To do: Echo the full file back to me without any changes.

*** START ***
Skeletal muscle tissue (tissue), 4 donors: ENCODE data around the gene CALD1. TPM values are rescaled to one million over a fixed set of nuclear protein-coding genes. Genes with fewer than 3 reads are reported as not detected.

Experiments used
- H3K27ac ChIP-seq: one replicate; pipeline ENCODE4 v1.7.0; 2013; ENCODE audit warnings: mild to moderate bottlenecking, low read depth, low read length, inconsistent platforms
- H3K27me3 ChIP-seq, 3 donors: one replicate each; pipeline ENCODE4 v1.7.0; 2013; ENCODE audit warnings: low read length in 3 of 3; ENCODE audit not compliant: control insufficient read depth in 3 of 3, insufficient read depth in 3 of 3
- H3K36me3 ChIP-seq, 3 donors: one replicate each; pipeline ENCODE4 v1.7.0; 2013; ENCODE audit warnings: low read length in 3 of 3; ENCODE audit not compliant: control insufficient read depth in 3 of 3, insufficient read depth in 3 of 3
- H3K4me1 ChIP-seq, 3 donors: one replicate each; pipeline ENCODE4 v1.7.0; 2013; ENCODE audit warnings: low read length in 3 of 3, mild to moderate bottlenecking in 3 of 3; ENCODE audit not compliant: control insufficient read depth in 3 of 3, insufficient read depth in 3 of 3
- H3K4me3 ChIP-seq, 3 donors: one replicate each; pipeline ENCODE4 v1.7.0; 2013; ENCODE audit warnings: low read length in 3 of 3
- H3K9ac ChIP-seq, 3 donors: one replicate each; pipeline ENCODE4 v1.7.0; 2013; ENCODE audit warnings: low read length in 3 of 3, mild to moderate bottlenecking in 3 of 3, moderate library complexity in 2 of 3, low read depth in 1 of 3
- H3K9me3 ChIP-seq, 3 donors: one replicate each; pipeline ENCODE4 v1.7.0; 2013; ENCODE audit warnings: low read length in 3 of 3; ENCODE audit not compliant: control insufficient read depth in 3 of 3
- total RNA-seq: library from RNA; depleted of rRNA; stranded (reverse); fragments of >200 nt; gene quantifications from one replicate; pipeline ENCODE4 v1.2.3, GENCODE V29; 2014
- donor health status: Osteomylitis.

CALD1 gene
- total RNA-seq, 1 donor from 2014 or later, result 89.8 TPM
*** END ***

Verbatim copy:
Skeletal muscle tissue (tissue), 4 donors: ENCODE data around the gene CALD1. TPM values are rescaled to one million over a fixed set of nuclear protein-coding genes. Genes with fewer than 3 reads are reported as not detected.

Experiments used
- H3K27ac ChIP-seq: one replicate; pipeline ENCODE4 v1.7.0; 2013; ENCODE audit warnings: mild to moderate bottlenecking, low read depth, low read length, inconsistent platforms
- H3K27me3 ChIP-seq, 3 donors: one replicate each; pipeline ENCODE4 v1.7.0; 2013; ENCODE audit warnings: low read length in 3 of 3; ENCODE audit not compliant: control insufficient read depth in 3 of 3, insufficient read depth in 3 of 3
- H3K36me3 ChIP-seq, 3 donors: one replicate each; pipeline ENCODE4 v1.7.0; 2013; ENCODE audit warnings: low read length in 3 of 3; ENCODE audit not compliant: control insufficient read depth in 3 of 3, insufficient read depth in 3 of 3
- H3K4me1 ChIP-seq, 3 donors: one replicate each; pipeline ENCODE4 v1.7.0; 2013; ENCODE audit warnings: low read length in 3 of 3, mild to moderate bottlenecking in 3 of 3; ENCODE audit not compliant: control insufficient read depth in 3 of 3, insufficient read depth in 3 of 3
- H3K4me3 ChIP-seq, 3 donors: one replicate each; pipeline ENCODE4 v1.7.0; 2013; ENCODE audit warnings: low read length in 3 of 3
- H3K9ac ChIP-seq, 3 donors: one replicate each; pipeline ENCODE4 v1.7.0; 2013; ENCODE audit warnings: low read length in 3 of 3, mild to moderate bottlenecking in 3 of 3, moderate library complexity in 2 of 3, low read depth in 1 of 3
- H3K9me3 ChIP-seq, 3 donors: one replicate each; pipeline ENCODE4 v1.7.0; 2013; ENCODE audit warnings: low read length in 3 of 3; ENCODE audit not compliant: control insufficient read depth in 3 of 3
- total RNA-seq: library from RNA; depleted of rRNA; stranded (reverse); fragments of >200 nt; gene quantifications from one replicate; pipeline ENCODE4 v1.2.3, GENCODE V29; 2014
- donor health status: Osteomylitis.

CALD1 gene
- total RNA-seq, 1 donor from 2014 or later, result 89.8 TPM